From Bar to Liquid – This is surely the ultimate soap hack!
Enhance your soap experience with our step-by-step process of turning bar soap into easy-to-use liquid soap.
One of the first questions I thought of when I heard you could make liquid soap from a soap bar was: Why?
Why make liquid soap from bar soap? But then, of course, it hit me.
Think about it. Liquid soap can be used in so many more ways than a bar of soap.
From washing dishes to a homemade shower cleaning solution to making clothing or fabric cleaning liquid.
And let’s not forget – cost savings!
With everything being so expensive these days, saving money where we can is essential.
This is why I’m sharing how to make liquid soap from bar soap right here in this post.
As a bonus – making your own liquid hand soap from a bar of soap is not only enjoyable and cost-effective, but you can be sure you make an all-natural and chemical-free blend if you choose the right soap bar to make it with.
Homemade liquid hand soap
What is liquid soap? Well, it’s precisely what it’s named as. It’s soap in liquid form.
In short, a typical bar soap is usually made from animal or vegetable fats, while liquid soap is in liquid form, usually with glycerin added, so it stays liquid straight from the bottle.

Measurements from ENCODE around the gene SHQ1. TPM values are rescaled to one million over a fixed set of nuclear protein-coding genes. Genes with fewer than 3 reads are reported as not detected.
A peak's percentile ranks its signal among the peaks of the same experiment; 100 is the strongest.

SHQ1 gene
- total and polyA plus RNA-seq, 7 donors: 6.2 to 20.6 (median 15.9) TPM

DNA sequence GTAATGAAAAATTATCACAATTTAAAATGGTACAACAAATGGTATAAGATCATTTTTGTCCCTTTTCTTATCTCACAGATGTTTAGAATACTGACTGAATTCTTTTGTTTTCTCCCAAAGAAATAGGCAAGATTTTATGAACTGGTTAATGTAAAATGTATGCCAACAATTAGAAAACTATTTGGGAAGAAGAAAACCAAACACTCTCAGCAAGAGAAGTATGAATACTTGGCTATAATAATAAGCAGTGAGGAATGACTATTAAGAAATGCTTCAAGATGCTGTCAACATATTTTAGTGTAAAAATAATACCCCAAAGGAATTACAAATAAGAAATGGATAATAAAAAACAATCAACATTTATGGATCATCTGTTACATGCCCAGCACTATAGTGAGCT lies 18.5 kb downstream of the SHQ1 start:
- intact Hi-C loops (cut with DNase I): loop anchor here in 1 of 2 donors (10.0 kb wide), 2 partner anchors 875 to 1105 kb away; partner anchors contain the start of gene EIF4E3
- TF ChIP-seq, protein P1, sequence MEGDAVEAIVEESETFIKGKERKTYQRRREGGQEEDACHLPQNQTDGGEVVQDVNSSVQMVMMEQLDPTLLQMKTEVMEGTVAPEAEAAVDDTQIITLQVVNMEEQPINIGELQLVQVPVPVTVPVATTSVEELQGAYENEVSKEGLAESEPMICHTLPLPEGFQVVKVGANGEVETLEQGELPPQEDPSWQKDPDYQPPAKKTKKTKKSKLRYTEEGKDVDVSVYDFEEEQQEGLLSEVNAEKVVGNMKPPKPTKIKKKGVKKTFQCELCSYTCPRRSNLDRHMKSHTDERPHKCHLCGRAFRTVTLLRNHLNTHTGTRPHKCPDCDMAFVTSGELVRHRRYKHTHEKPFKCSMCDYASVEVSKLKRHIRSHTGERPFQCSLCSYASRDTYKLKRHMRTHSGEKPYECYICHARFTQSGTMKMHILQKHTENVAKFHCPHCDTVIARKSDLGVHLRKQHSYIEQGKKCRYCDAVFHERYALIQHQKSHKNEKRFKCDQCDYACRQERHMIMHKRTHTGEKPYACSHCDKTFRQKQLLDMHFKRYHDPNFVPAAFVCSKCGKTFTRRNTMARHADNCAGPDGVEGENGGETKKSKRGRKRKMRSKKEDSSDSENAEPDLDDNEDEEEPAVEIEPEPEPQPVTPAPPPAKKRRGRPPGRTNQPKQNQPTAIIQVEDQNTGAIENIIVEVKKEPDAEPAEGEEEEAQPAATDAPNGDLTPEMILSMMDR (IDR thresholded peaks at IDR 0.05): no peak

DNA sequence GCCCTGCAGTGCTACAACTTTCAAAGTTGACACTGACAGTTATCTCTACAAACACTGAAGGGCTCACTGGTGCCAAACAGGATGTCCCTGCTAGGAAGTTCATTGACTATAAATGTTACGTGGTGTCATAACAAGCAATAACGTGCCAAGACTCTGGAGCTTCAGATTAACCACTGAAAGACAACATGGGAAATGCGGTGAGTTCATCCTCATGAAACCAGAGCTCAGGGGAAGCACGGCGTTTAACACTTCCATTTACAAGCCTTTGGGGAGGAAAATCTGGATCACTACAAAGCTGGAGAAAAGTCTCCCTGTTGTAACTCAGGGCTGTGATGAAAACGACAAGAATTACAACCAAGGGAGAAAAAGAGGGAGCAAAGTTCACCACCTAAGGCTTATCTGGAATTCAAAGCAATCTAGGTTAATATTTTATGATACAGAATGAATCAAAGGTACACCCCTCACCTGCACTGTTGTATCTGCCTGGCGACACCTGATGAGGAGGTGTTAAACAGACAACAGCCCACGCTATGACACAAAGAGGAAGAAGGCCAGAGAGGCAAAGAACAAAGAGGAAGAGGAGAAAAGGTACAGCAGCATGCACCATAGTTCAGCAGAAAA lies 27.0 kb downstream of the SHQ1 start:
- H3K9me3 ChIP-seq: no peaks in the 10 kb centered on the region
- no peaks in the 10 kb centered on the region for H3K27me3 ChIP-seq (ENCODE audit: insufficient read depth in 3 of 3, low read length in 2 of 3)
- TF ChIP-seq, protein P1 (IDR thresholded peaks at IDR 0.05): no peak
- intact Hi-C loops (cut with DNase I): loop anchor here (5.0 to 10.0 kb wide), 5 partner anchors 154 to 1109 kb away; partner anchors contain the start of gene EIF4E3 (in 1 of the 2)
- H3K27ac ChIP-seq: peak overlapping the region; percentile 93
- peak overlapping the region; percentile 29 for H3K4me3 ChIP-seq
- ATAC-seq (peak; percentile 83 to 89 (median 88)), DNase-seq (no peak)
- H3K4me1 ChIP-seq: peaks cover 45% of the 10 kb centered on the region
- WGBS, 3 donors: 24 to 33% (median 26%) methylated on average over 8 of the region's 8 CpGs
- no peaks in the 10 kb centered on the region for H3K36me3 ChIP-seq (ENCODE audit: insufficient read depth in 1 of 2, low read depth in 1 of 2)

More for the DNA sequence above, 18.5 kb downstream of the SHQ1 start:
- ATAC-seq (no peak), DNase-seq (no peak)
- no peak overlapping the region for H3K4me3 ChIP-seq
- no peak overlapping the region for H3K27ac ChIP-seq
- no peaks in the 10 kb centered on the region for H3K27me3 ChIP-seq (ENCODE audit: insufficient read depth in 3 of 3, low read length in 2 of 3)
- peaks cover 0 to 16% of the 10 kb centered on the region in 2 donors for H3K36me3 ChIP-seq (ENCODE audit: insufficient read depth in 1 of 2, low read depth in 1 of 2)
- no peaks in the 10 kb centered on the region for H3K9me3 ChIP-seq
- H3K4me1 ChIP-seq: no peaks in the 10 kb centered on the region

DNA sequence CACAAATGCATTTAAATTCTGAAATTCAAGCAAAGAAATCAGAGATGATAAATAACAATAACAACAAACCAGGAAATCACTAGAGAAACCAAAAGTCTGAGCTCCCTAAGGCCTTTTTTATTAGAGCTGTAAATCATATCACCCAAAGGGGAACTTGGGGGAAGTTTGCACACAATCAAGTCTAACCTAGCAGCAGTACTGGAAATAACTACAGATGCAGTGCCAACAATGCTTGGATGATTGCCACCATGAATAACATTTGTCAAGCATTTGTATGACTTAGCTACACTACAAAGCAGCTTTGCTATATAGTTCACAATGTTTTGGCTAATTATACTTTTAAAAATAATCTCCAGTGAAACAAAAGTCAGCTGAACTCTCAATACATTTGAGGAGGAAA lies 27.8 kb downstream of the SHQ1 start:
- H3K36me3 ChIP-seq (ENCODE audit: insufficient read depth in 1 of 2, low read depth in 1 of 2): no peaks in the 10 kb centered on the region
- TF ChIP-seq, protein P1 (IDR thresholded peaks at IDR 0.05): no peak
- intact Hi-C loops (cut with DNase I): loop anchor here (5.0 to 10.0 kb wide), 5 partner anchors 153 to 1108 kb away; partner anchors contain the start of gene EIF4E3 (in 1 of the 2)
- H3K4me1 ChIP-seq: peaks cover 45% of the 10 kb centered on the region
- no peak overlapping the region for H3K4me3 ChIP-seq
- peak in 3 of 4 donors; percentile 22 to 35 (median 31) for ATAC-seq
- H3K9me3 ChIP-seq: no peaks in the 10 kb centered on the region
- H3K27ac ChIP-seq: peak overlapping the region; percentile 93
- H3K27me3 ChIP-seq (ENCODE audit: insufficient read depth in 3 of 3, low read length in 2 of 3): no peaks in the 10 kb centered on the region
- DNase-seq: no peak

Both bar and liquid soaps have benefits and drawbacks, much like everything in life, and it all depends on your needs and what you want to use them for.
Benefits of liquid soap over bar soap
Some believe that liquid soap is more potent at killing bacteria and viruses, and it would make sense.
The liquid can be diluted with water to make a cleaning spray and spritzed, meaning the effects travel further (in theory) as an example.
Also, the convenience of liquid soap is somewhat there too.
It really comes down to personal preference, in my opinion.
One thing’s sure, though, that both types of soap have advantages depending on your needs.
Why you’ll love this recipe
- It’s easy and fun to make liquid soap! You only need a few supplies and a cheerful team of kids (or friends!) to help you.
- Some studies show that liquid soap is better for reducing bacteria levels on the skin (but do your own research on this.)
- Liquid soaps often produce a thicker lather making shower or bath time that much more luxurious and enjoyable.
This post contains affiliate links, which means I make a small commission at no extra cost to you. Get my full disclosure here.
Recipe: How to turn bar soap into liquid soap
- Soap bar 1.6 oz (approximately half a bar)
- Vegetable glycerin .25 oz
- Distilled water or filtered water 1 quart
Note: The final results can vary depending on the soap bar you choose. If your soap turns out to liquidy or too hard, you will need to adjust the water content.
- Grate the soap using a box grater until its completely shredded.
2. Bring the water to a light boil in a small saucepan, then add the shredded soap bar, and stir until completely dissolved.
It didn’t take long to dissolve, but I went ahead and stirred it for a good 5 minutes just to be sure it wouldn’t separate as it cooled.
3. Stir in the vegetable glycerin.